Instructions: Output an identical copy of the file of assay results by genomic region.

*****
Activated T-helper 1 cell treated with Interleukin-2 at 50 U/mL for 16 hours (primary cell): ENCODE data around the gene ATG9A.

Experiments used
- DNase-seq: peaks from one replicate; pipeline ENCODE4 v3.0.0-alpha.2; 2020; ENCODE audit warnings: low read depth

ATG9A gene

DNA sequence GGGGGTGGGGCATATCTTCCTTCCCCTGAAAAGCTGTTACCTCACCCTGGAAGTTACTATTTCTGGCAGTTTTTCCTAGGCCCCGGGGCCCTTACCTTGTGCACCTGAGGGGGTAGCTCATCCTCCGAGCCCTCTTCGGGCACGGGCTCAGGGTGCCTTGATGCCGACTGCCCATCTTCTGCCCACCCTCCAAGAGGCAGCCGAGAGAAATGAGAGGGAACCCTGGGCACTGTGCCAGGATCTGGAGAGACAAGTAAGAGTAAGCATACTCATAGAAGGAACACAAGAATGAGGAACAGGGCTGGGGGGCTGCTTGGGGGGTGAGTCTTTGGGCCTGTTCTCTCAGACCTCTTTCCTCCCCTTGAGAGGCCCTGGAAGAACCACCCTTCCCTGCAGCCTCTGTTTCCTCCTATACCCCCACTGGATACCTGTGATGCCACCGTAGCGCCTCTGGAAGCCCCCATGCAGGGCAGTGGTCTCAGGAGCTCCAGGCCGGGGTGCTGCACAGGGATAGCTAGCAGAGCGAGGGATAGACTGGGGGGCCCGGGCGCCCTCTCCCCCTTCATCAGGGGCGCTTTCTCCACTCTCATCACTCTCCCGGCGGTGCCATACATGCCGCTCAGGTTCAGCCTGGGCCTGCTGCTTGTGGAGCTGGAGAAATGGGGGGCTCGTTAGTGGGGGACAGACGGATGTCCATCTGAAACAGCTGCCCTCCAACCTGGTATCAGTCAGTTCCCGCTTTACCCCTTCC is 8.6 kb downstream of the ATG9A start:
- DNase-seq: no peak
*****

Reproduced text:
Activated T-helper 1 cell treated with Interleukin-2 at 50 U/mL for 16 hours (primary cell): ENCODE data around the gene ATG9A.

Experiments used
- DNase-seq: peaks from one replicate; pipeline ENCODE4 v3.0.0-alpha.2; 2020; ENCODE audit warnings: low read depth

ATG9A gene

DNA sequence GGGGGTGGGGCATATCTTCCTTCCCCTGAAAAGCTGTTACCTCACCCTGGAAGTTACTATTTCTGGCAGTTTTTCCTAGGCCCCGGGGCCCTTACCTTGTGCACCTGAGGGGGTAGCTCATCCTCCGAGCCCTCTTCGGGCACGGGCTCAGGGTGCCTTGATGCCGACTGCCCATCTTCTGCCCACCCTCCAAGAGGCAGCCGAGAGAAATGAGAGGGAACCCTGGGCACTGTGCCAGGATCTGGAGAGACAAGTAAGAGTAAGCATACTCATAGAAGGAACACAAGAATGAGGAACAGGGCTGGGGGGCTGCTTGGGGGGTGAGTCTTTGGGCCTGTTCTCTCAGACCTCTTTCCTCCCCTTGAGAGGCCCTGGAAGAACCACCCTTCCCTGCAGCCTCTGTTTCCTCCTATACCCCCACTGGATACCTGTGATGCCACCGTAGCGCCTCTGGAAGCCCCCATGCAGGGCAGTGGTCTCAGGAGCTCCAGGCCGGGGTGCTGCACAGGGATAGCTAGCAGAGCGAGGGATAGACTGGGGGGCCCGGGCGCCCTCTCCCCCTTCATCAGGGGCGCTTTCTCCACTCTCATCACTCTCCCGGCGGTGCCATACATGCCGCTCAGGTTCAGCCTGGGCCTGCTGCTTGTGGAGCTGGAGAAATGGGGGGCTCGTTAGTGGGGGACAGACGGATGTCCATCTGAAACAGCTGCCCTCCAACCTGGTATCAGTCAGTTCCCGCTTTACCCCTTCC is 8.6 kb downstream of the ATG9A start:
- DNase-seq: no peak